Sustainability is not a new concept. People have been practicing sustainability for hundreds, if not thousands, of years. You only have to look at a ruined castle or ancient city wall in Europe to know that most of the stones that are now missing have since been recycled as part of the fabric of more modest residences elsewhere.
In Kenya, they have a proverb that captures the very essence of the Sustainability concept: "The world was not given to you by your parents; it was lent to you by your children." The concept was given fresh impetus by the United Nations Conference on Environment and Development (UNCED) in Rio de Janeiro in 1992 at which a definition of sustainability was agreed that has stood the test of time very well. The British Coatings Federation led the way forward by interpreting this definition for the coatings industry as follows:
‘We believe in producing our paints, coatings, wallcoverings and printing inks in a way that meets the needs of the present without compromising the ability of future generations to meet their needs.'
Since then, it has become generally accepted that sustainability can be divided into economic, environmental and social elements or pillars. Companies endeavour to address all three aspects in their improvement plans. Some companies will recognize this as another version of the Triple Bottom Line, which it is. Whatever term is used, you can be sure that, these days, every corporation in North America will address the topic each year in its Annual Report and in its published goals for the future.
Like many industries, the coatings industry has made a good start. There has been a massive switch by all coatings companies over the last 10 years from solventborne to waterborne coatings for the Architectural/Decorative Coatings sector. In 2011, Sherwin-Williams’ water-based paint made from recycled bottles and soybeans received the EPA’s Presidential Green Chemistry Award. AkzoNobel is a corporation that has made a very public commitment to sustainability and in 2012 topped the Dow Jones Sustainability World Index for the Chemicals supersector. The new CEO, Ton Büchner recently stated that his business ‘IS Sustainability’.
The worldwide shortages of raw materials in 2008-2010 were a wake-up call for many, emphasised the finite nature of the world’s resources, and forced all companies in the coatings industry to review their raw material purchasing strategies to consider renewable sources. Several very large downstream customers, particularly in the architectural coatings sector, have insisted that the products they purchase in the future demonstrate improved sustainable properties and characteristics. Across the world, we are now seeing a proliferation of standards particularly in the building sector that embody the principles of sustainable development. In some countries, reporting along sustainable lines is already mandated.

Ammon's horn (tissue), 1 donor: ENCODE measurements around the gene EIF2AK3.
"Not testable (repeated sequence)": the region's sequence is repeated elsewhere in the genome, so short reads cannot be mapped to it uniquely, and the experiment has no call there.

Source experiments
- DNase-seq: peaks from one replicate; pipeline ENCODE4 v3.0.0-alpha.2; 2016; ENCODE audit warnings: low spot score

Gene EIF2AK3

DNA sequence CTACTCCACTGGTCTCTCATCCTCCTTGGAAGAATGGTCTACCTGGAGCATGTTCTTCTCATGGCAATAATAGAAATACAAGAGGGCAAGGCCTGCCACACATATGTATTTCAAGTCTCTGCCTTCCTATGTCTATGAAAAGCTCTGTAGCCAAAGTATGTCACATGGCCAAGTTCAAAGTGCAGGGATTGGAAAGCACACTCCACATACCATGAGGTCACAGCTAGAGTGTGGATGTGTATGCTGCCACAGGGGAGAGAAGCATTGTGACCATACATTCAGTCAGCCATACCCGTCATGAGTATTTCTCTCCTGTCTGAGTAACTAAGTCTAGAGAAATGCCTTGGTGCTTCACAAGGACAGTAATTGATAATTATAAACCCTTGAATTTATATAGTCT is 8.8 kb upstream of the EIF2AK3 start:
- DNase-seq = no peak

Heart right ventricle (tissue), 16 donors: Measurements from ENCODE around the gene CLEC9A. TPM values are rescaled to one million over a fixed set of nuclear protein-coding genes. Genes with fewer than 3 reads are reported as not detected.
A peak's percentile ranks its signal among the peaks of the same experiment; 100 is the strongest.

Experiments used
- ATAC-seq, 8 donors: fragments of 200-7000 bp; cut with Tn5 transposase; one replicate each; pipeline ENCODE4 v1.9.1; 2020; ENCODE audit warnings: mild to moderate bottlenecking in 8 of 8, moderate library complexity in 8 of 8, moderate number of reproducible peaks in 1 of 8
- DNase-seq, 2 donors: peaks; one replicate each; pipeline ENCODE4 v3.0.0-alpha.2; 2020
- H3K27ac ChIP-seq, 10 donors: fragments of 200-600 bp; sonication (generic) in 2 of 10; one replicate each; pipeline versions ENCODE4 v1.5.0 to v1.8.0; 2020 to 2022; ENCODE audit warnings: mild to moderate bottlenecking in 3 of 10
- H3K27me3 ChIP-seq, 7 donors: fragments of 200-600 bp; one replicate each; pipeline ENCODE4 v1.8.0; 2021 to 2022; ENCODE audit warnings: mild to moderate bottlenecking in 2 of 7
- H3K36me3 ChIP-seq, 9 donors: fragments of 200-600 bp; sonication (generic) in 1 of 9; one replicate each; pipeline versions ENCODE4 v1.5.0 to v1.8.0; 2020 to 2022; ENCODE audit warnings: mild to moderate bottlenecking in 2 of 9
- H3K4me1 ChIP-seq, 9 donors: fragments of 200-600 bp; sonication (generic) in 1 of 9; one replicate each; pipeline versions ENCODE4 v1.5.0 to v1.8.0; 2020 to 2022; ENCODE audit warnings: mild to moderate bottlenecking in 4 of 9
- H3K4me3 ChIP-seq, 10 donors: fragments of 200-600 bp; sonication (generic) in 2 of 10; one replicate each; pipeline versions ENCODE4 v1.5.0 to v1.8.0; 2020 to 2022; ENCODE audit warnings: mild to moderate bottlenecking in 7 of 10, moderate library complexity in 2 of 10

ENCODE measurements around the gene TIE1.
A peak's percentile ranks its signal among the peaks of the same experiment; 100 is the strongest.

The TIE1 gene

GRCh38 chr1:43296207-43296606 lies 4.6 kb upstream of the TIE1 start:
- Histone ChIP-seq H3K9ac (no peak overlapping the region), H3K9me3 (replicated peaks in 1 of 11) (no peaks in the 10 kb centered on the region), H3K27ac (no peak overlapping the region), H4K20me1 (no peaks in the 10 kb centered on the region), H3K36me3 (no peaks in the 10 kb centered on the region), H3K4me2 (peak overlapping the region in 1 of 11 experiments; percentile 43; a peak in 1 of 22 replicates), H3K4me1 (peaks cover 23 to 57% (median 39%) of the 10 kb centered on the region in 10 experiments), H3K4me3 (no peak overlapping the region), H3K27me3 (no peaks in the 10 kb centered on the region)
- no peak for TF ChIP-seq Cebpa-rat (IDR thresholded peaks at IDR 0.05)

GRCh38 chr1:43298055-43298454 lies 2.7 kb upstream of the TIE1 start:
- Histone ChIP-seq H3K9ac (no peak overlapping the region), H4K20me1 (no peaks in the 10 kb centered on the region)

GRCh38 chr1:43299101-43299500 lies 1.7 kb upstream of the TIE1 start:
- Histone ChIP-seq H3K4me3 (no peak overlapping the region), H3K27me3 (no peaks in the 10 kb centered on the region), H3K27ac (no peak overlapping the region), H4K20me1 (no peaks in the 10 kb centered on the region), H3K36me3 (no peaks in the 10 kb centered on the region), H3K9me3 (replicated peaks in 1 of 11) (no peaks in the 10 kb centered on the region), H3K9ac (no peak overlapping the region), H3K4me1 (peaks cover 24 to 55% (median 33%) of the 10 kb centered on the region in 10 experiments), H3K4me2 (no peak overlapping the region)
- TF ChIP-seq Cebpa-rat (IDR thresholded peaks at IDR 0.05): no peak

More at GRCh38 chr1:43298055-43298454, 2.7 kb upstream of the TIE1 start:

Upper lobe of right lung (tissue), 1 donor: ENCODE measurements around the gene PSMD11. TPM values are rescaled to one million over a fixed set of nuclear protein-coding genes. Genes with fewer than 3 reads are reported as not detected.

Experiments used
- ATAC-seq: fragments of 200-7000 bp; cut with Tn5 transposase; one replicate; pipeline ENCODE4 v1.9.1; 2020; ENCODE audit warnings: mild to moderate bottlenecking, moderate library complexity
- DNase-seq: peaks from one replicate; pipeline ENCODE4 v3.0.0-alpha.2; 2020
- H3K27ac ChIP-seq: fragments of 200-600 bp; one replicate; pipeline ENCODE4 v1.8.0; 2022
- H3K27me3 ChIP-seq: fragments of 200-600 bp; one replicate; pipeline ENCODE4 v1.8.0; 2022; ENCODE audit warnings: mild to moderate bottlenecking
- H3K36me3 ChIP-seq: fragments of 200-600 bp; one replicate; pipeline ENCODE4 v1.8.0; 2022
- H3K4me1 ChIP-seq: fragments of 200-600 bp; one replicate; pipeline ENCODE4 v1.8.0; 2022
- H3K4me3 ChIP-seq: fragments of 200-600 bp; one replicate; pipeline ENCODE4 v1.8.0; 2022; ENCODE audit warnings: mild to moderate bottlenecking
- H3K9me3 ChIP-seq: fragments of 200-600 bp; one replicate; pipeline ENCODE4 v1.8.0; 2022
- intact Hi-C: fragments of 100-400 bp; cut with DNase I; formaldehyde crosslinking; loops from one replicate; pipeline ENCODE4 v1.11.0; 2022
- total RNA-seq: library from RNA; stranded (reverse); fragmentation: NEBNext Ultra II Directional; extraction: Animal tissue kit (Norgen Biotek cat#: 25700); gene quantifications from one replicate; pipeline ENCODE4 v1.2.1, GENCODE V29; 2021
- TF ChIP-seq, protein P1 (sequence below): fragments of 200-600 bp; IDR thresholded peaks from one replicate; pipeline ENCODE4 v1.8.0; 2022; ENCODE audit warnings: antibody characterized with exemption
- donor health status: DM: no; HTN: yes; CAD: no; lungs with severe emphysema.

The current economic challenges all round the world may well have taken some pressure off corporations to move forward with sustainable development initiatives. However, you only have to consider the world population forecast of 9 billion people on the Earth by 2050 compared with 7 billion today, and to understand the finite capacity of the world’s resources, to recognize that we can’t go on as we are and something has to give.
Over the next few months, this Blog intends to track the progress of the coatings industry on its sustainability journey, share best practice, raise issues for debate, and recognize success in delivering practical improvements and innovations that move the industry forward.
The Blog is also keen to encourage suppliers to the coatings industry to focus their R&D on product innovations and manufacturing processes that reduce the environmental footprint for the entire product life cycle, from cradle to grave, while also enhancing the functionality of coatings products.
Amongst other topics, the Blog will discuss the level of importance and accuracy ascribed to life cycle analysis and to seek ways of handling and avoiding ‘Greenwash’. The Blog will not focus solely on the environmental pillar of sustainability but will also address economic and social issues as well.
Most importantly, the Blog will need you! You are welcome to comment on the views expressed. Given the broad scope of sustainability and the essentiality of managing change to cope with future demands of customers, consumers, regulators and ourselves, there is little doubt that there is going to be plenty to talk about!
— Tony Mash, President, TMA Consulting Inc.